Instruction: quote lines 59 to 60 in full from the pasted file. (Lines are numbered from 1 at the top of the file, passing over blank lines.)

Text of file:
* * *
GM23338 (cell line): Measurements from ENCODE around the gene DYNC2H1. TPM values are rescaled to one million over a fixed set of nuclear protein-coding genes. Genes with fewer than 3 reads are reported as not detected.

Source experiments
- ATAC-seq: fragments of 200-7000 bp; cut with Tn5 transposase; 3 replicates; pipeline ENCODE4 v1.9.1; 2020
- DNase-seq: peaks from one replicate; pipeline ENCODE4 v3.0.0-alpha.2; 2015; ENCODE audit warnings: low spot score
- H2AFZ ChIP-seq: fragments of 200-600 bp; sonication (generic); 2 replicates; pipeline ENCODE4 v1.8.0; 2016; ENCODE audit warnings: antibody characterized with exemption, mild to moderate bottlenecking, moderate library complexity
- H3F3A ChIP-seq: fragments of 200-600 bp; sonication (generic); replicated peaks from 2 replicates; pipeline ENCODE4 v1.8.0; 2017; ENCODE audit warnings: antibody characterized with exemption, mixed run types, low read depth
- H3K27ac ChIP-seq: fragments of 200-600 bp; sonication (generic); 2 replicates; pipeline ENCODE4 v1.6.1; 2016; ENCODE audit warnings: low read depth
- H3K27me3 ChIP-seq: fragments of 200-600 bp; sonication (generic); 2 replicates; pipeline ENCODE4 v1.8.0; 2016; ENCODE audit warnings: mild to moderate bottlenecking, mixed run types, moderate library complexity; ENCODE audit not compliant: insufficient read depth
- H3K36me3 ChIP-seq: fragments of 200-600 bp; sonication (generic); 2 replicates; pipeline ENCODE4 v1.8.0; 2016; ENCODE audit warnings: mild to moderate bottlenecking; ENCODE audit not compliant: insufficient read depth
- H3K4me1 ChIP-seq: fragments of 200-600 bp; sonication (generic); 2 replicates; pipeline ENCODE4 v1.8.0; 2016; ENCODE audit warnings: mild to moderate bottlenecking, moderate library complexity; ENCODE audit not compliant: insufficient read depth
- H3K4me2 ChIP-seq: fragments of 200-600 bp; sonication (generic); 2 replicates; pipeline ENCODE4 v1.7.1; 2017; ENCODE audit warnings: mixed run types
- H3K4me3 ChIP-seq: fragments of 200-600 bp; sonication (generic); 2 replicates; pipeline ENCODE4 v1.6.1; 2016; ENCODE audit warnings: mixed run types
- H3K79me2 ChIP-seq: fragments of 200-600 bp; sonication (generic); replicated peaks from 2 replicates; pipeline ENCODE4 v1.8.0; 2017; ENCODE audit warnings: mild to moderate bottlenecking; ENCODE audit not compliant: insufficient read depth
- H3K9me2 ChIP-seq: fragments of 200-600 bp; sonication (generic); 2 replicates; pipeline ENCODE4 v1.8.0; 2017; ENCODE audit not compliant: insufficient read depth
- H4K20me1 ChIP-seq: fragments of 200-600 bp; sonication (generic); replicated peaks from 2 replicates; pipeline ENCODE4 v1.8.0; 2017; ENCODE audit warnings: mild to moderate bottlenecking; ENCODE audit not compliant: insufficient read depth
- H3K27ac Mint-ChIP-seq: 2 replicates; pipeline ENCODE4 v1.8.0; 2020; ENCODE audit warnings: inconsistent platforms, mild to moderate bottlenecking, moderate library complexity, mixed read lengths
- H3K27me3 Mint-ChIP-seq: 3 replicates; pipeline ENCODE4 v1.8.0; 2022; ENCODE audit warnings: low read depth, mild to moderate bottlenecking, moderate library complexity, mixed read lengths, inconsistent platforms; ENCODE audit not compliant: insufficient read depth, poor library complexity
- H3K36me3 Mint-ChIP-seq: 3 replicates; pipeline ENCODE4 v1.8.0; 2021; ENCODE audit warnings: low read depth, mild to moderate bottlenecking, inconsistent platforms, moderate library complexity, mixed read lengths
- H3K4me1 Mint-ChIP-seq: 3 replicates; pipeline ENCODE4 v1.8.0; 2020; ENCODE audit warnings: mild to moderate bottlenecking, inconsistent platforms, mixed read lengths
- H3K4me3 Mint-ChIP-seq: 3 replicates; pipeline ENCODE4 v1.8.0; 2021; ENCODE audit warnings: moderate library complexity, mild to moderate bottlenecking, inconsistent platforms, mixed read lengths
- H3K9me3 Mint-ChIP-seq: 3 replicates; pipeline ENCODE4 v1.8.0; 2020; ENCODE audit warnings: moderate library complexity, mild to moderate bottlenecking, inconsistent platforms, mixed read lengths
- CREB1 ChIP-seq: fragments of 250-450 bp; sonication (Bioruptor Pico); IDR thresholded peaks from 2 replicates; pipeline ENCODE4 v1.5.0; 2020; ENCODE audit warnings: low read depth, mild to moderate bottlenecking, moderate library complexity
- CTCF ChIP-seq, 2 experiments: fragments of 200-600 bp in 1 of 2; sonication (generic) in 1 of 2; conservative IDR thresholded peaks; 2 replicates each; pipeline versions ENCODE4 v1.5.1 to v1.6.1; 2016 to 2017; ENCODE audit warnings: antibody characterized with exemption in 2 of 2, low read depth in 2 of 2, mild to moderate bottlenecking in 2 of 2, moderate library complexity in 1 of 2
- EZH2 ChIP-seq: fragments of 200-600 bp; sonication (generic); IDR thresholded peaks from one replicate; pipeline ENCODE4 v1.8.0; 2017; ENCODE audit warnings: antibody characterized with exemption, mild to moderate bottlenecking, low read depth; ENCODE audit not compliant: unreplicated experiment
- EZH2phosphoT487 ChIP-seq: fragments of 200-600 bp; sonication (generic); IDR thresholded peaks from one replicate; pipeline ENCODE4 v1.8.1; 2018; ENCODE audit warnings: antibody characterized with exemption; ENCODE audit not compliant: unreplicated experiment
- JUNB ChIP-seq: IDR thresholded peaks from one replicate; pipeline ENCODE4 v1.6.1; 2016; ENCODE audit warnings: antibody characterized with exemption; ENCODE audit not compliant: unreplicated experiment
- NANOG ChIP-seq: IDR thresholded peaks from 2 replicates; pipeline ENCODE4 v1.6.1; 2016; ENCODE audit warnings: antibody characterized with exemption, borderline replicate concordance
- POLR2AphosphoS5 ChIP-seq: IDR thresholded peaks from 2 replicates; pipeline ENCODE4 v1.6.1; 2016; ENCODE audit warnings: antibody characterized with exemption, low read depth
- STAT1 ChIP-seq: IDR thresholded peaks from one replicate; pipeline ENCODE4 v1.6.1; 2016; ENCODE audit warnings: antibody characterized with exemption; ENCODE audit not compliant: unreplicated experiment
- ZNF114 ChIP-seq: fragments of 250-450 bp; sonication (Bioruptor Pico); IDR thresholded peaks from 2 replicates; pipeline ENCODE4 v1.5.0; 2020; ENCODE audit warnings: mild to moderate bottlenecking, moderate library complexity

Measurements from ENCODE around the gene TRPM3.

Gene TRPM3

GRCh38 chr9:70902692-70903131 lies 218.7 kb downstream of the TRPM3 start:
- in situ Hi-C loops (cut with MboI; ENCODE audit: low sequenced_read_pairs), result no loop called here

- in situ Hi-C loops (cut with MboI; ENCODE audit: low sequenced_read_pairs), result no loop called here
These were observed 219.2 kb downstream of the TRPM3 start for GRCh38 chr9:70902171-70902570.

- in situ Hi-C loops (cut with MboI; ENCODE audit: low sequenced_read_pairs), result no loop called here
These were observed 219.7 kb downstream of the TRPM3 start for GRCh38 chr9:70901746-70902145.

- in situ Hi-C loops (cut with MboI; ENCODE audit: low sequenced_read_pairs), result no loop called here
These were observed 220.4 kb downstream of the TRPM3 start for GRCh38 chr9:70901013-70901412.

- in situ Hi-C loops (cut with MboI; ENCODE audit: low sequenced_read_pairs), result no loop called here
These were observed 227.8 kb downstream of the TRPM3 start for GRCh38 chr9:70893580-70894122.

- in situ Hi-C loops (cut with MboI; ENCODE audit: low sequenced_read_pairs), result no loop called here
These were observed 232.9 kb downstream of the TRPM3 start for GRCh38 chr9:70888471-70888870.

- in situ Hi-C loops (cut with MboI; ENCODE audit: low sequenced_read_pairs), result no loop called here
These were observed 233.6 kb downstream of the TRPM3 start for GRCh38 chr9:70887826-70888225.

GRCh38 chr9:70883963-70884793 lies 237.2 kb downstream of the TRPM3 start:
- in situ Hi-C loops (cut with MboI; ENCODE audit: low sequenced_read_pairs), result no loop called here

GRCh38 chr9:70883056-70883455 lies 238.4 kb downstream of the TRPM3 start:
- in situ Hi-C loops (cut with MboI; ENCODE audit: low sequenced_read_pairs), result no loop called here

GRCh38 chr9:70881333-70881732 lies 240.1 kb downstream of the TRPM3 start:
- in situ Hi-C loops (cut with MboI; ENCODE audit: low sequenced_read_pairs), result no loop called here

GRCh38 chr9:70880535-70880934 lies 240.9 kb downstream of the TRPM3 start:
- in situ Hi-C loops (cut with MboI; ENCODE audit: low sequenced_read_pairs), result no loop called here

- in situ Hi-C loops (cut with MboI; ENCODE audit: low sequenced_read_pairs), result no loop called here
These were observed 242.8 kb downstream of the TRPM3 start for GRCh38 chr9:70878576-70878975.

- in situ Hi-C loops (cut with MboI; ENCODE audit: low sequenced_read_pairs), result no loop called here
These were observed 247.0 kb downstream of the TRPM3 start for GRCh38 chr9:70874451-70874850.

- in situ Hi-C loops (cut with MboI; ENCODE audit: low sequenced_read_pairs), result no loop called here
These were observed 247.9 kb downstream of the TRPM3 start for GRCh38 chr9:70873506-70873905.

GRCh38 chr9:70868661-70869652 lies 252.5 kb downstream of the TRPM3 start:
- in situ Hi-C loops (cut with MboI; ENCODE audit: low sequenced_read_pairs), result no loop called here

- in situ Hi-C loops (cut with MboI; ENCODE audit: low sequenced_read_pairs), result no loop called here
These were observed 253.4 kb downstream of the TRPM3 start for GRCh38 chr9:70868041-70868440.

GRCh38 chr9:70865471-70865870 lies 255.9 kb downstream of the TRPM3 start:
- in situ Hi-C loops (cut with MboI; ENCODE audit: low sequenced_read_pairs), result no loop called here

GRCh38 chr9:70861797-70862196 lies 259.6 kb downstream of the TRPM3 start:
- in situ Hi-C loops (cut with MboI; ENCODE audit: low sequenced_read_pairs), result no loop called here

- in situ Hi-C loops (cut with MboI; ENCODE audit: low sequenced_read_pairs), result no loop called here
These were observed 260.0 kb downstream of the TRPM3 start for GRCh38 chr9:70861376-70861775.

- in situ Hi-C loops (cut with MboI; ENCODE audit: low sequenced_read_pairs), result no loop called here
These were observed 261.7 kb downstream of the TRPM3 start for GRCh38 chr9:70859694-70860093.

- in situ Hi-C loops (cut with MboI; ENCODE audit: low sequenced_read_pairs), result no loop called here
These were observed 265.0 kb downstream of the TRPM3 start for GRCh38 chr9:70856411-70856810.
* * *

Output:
- in situ Hi-C loops (cut with MboI; ENCODE audit: low sequenced_read_pairs), result no loop called here
These were observed 247.9 kb downstream of the TRPM3 start for GRCh38 chr9:70873506-70873905.